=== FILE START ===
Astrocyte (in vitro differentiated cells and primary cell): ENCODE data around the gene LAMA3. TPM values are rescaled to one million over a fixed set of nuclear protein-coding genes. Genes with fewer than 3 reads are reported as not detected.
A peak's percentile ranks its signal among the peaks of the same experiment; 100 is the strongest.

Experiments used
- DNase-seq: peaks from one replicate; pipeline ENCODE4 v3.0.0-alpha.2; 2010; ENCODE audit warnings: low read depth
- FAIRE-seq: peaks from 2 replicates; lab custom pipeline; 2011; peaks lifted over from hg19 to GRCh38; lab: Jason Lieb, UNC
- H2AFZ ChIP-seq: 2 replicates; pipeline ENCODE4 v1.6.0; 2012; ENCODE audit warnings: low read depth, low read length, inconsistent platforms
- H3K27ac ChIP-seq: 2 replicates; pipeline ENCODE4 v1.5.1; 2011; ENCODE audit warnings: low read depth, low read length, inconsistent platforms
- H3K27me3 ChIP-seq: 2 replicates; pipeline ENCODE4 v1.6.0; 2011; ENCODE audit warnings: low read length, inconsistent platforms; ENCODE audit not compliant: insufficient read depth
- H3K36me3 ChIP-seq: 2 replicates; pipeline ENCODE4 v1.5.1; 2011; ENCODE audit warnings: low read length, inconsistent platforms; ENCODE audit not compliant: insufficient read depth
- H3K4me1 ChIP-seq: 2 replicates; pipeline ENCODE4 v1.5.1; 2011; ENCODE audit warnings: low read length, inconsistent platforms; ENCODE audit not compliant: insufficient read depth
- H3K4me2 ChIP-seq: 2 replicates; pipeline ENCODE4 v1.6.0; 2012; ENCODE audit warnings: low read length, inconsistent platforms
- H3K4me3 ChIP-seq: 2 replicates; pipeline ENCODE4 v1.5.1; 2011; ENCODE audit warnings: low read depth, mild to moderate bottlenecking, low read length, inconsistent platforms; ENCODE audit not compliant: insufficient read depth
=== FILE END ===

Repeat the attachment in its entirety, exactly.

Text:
Astrocyte (in vitro differentiated cells and primary cell): ENCODE data around the gene LAMA3. TPM values are rescaled to one million over a fixed set of nuclear protein-coding genes. Genes with fewer than 3 reads are reported as not detected.
A peak's percentile ranks its signal among the peaks of the same experiment; 100 is the strongest.

Experiments used
- DNase-seq: peaks from one replicate; pipeline ENCODE4 v3.0.0-alpha.2; 2010; ENCODE audit warnings: low read depth
- FAIRE-seq: peaks from 2 replicates; lab custom pipeline; 2011; peaks lifted over from hg19 to GRCh38; lab: Jason Lieb, UNC
- H2AFZ ChIP-seq: 2 replicates; pipeline ENCODE4 v1.6.0; 2012; ENCODE audit warnings: low read depth, low read length, inconsistent platforms
- H3K27ac ChIP-seq: 2 replicates; pipeline ENCODE4 v1.5.1; 2011; ENCODE audit warnings: low read depth, low read length, inconsistent platforms
- H3K27me3 ChIP-seq: 2 replicates; pipeline ENCODE4 v1.6.0; 2011; ENCODE audit warnings: low read length, inconsistent platforms; ENCODE audit not compliant: insufficient read depth
- H3K36me3 ChIP-seq: 2 replicates; pipeline ENCODE4 v1.5.1; 2011; ENCODE audit warnings: low read length, inconsistent platforms; ENCODE audit not compliant: insufficient read depth
- H3K4me1 ChIP-seq: 2 replicates; pipeline ENCODE4 v1.5.1; 2011; ENCODE audit warnings: low read length, inconsistent platforms; ENCODE audit not compliant: insufficient read depth
- H3K4me2 ChIP-seq: 2 replicates; pipeline ENCODE4 v1.6.0; 2012; ENCODE audit warnings: low read length, inconsistent platforms
- H3K4me3 ChIP-seq: 2 replicates; pipeline ENCODE4 v1.5.1; 2011; ENCODE audit warnings: low read depth, mild to moderate bottlenecking, low read length, inconsistent platforms; ENCODE audit not compliant: insufficient read depth